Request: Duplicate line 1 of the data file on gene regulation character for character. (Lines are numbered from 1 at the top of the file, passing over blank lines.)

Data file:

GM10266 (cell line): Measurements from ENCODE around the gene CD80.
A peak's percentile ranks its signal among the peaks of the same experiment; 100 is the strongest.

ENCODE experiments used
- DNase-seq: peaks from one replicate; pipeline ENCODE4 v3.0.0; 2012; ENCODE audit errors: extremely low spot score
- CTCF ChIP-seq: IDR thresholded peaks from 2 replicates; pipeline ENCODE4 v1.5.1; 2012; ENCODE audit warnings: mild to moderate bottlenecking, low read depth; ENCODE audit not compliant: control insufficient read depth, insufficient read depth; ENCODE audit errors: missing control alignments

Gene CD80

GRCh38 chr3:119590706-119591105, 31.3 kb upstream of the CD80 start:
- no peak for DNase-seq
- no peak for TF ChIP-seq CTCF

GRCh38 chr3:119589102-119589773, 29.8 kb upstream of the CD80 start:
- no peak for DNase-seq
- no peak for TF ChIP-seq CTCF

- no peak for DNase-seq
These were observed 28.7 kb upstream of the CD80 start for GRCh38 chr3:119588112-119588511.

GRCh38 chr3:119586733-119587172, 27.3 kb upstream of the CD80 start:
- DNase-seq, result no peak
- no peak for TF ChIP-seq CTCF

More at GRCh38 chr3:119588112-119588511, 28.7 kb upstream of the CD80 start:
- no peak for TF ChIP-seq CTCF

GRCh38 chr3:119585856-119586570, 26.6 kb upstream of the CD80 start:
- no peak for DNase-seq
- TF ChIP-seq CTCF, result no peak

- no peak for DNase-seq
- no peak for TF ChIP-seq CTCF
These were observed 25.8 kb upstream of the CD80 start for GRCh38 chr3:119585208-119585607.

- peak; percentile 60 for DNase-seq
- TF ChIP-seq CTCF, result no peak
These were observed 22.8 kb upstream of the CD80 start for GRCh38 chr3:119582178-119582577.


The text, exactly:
GM10266 (cell line): Measurements from ENCODE around the gene CD80.